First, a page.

Will Moller International / Freedom Motors Ever Produce the Rotapower Rotary Engine?

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We are now just a month shy of a year since Moller first announced having received RFQ's for a total of 900,000 of their Rotapower rotary engines.  Eight months ago, they claimed to be in the final stages of their manufacturing agreements.  Earlier this week, they now claim to have signed a pre-contract (terms sheet) major manufacturer agreement with an un-named manufacturer.  Only someone following EEstor's "progress" can take heart that these products will ever reach their intended market.

Per their press release, they've only needed $3.5 million in funding to satisfy the requirements to complete their contract, and in an era where companies like Tesla Motors, Fisker Automotive and A123 can pull in $100's of millions, why is Moller International stuck needing only $3.5 million?

Moller International / Freedom Motors' Rotapower rotary engine meets ultra-low emissions standards while maintaining the excellent power to weight ratio of a rotary engine, making it a perfect candidate for an extended-range electric vehicle platform.  No doubt, this is how they've managed to receive RFQ's for nearly a million of their engines.  Yet, I have read how they've spent their time sorting out their product plan - devising a system of "stacking" rotor units to flesh out their product offerings.  Given that their RFQ's were likely targeting a specific displacement, their time would have been better spent on building the acceptance test samples that would help them close their sales.

This may be another case of the right technology in the wrong hands, as with EEstor.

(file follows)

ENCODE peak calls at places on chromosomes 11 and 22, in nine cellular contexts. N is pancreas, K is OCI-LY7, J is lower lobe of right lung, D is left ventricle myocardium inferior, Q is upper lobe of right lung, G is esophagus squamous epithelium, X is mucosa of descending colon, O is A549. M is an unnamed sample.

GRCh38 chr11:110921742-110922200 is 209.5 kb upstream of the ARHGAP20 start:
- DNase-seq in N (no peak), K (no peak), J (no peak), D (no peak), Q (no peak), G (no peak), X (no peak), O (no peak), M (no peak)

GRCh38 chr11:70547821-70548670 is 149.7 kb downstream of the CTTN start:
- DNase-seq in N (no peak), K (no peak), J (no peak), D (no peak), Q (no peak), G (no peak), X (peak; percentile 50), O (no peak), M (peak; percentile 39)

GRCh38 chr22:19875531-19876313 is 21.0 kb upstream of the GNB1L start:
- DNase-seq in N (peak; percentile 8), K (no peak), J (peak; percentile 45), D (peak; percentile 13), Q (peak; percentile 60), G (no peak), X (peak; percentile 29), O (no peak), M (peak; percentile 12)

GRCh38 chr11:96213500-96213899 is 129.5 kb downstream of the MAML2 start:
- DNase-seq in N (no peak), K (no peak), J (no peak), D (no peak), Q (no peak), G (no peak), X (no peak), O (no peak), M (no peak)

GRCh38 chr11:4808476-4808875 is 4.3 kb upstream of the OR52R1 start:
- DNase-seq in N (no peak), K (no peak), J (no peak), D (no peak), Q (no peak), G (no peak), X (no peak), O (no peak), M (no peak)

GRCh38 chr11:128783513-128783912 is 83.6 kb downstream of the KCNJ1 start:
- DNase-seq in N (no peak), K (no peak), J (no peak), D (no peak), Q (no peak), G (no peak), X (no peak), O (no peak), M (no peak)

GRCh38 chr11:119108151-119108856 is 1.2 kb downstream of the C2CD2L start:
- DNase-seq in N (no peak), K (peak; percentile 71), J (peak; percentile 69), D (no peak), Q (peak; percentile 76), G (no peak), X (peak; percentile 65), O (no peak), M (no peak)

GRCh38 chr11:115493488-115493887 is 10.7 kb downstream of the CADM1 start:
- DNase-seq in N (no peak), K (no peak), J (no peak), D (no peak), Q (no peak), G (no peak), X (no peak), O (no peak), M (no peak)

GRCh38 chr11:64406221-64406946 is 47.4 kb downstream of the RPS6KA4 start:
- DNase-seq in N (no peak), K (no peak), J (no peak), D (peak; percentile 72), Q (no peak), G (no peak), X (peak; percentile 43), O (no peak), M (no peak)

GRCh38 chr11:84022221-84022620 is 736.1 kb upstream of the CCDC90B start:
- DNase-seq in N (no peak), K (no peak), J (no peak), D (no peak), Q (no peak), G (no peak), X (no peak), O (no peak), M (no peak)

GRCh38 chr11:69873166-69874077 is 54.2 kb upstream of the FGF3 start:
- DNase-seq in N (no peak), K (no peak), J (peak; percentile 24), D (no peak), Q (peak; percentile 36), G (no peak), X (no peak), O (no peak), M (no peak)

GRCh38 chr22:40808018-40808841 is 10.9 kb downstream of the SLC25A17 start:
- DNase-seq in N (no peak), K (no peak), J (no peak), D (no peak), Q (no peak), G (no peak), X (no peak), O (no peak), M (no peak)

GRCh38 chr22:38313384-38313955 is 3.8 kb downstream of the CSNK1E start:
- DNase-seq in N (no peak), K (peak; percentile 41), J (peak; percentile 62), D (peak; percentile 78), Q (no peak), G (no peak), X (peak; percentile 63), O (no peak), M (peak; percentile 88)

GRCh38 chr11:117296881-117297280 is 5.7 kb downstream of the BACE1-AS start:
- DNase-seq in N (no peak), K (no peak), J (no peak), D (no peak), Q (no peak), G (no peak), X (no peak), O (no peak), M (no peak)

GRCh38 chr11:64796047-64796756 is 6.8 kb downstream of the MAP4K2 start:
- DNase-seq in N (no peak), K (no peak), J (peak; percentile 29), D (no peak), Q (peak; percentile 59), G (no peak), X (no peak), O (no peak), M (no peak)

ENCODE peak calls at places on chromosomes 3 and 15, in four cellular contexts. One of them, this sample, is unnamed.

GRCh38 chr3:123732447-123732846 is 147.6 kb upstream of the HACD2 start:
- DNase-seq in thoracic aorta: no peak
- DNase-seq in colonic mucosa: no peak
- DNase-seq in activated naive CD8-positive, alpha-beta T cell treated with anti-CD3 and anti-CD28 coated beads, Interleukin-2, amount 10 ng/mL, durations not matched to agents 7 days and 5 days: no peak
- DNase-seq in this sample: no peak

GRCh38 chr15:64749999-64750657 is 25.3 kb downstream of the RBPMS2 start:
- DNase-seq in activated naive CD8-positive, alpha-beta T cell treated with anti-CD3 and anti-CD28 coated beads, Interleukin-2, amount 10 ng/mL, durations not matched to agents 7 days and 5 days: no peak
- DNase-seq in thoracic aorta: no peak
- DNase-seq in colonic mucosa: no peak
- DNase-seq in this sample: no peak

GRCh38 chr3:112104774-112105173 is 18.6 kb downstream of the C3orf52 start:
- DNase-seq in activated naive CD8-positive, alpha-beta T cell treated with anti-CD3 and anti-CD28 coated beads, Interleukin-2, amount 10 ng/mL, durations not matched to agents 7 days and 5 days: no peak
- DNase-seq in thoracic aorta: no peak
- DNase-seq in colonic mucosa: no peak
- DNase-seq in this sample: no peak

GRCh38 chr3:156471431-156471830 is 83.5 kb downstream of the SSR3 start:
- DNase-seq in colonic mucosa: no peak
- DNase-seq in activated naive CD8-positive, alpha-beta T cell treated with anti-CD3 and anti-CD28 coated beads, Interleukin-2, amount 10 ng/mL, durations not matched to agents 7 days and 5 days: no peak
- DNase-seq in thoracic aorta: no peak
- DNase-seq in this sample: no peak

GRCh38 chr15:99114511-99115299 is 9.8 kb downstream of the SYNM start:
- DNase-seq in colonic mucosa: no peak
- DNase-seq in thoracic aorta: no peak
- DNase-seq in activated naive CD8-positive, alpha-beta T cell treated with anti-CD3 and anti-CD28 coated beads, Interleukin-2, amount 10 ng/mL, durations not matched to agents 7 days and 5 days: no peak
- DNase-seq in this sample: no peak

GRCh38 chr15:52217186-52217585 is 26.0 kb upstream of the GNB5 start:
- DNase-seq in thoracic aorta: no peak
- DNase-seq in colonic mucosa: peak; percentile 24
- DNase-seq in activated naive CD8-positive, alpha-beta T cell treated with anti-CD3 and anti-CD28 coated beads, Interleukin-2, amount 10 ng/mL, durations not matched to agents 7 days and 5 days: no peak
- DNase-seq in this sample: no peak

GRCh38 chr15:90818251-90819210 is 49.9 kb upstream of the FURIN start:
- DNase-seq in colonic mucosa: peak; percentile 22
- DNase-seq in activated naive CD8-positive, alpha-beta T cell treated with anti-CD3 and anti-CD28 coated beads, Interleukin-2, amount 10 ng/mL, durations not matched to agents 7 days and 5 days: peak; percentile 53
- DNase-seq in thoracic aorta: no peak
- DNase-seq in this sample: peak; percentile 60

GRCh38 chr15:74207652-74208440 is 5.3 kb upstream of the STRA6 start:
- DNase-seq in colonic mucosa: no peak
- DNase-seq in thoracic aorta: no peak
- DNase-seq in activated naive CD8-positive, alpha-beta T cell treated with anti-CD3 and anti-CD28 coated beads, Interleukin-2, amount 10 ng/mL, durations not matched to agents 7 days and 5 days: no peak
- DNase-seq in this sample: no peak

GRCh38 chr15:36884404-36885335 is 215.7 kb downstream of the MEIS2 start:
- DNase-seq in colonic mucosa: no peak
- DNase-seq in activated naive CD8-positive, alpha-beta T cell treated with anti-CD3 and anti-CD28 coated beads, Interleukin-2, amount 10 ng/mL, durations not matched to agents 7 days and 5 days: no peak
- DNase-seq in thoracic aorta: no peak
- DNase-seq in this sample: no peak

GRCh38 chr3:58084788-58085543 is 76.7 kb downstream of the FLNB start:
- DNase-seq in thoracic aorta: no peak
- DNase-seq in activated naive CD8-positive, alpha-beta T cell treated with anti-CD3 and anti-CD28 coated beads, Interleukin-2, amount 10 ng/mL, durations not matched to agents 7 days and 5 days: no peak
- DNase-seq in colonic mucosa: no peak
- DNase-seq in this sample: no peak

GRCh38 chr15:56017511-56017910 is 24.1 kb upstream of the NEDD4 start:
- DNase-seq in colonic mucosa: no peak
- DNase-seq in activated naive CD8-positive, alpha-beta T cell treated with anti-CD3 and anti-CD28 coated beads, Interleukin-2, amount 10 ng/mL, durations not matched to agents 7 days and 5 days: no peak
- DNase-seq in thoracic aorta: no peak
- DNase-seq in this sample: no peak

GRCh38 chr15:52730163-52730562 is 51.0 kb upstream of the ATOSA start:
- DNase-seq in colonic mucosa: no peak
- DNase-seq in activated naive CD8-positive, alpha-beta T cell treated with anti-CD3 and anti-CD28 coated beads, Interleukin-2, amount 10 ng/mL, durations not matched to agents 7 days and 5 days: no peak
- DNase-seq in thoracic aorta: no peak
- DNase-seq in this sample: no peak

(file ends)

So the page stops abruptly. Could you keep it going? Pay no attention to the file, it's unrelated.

[Source: Moller International / Freedom Motors / Rotapower]

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Comments (14)
  1. I have seen enough of these world beater engines come and go in my lifetime that I am about as "from Missouri" and anyone can get. "Believe none of what you hear and half of what you see", says I.
    I would say that your final sentence above is charmingly charitable, LOL. Best regards.

  2. According to the Reuters press release, when they made the original announcement of a 'conditional' order, they needed to secure a joint venture partner or manufacturing licensee to actually put the motor into production.
    None of us are privy to the 'conditions' placed on the order so can only speculate but with a $1 Billion order you'd think that would make the job of finding an OEM manufacturer a bit easier.
    Unfortunately for the media, these things don't always happen on a conveniently packaged schedule. (ie. it doesn't always go to plan) Research James Dyson, it took the bloke 15 years to get his vacuum cleaner into full scale production.

  3. Paul,
    Vacuum cleaners aren't at the center of worlwide environmental, economic and security concerns. I can't think of a product, other than EEstor, that is more timely and essential, yet not progressing.

  4. Jason
    You don't know what you're talking about!
    The Moller is simply a small Wankle rotary. Sachs made 300cc rotaries in the 60s. It is still an internal combustion engine, has been around since 1957 and something like 26 different manufacturers have licensed it over the decades, including GM.
    All but one company , Mazda who licensed it in 1967, dropped it because it isn't a fuel efficient motor. Only Mazda produced them in volume and they have pretty much dropped it too with only 1 car running it now.
    I grew up with Rotary powered cars and they do have good power density, but they simply use alot of fuel so.... this is not going to save the world pal.